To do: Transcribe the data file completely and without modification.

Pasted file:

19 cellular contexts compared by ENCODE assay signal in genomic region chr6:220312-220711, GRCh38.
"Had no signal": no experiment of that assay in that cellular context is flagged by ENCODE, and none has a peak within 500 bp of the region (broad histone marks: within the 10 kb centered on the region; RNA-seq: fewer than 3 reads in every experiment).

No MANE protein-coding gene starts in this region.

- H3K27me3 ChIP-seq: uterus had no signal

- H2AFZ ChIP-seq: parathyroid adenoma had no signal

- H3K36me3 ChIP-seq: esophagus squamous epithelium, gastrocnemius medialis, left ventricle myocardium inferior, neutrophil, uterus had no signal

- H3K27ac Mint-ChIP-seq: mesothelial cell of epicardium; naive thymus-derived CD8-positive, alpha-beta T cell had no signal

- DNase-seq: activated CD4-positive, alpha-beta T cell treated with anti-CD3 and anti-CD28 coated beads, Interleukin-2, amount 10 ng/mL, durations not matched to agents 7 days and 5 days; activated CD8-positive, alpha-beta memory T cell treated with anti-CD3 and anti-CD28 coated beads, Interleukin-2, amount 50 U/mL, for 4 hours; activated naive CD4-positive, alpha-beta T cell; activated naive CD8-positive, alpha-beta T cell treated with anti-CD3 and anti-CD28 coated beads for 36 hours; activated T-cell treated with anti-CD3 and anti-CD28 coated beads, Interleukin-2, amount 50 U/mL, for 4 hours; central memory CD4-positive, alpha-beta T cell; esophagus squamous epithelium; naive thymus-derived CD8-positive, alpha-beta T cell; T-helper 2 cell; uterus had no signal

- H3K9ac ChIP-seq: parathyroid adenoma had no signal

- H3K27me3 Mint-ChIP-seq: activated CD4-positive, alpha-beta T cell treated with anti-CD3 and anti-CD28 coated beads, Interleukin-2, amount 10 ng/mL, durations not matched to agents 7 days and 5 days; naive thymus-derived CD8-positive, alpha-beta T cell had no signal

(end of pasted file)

19 cellular contexts compared by ENCODE assay signal in genomic region chr6:220312-220711, GRCh38.
"Had no signal": no experiment of that assay in that cellular context is flagged by ENCODE, and none has a peak within 500 bp of the region (broad histone marks: within the 10 kb centered on the region; RNA-seq: fewer than 3 reads in every experiment).

No MANE protein-coding gene starts in this region.

- H3K27me3 ChIP-seq: uterus had no signal

- H2AFZ ChIP-seq: parathyroid adenoma had no signal

- H3K36me3 ChIP-seq: esophagus squamous epithelium, gastrocnemius medialis, left ventricle myocardium inferior, neutrophil, uterus had no signal

- H3K27ac Mint-ChIP-seq: mesothelial cell of epicardium; naive thymus-derived CD8-positive, alpha-beta T cell had no signal

- DNase-seq: activated CD4-positive, alpha-beta T cell treated with anti-CD3 and anti-CD28 coated beads, Interleukin-2, amount 10 ng/mL, durations not matched to agents 7 days and 5 days; activated CD8-positive, alpha-beta memory T cell treated with anti-CD3 and anti-CD28 coated beads, Interleukin-2, amount 50 U/mL, for 4 hours; activated naive CD4-positive, alpha-beta T cell; activated naive CD8-positive, alpha-beta T cell treated with anti-CD3 and anti-CD28 coated beads for 36 hours; activated T-cell treated with anti-CD3 and anti-CD28 coated beads, Interleukin-2, amount 50 U/mL, for 4 hours; central memory CD4-positive, alpha-beta T cell; esophagus squamous epithelium; naive thymus-derived CD8-positive, alpha-beta T cell; T-helper 2 cell; uterus had no signal

- H3K9ac ChIP-seq: parathyroid adenoma had no signal

- H3K27me3 Mint-ChIP-seq: activated CD4-positive, alpha-beta T cell treated with anti-CD3 and anti-CD28 coated beads, Interleukin-2, amount 10 ng/mL, durations not matched to agents 7 days and 5 days; naive thymus-derived CD8-positive, alpha-beta T cell had no signal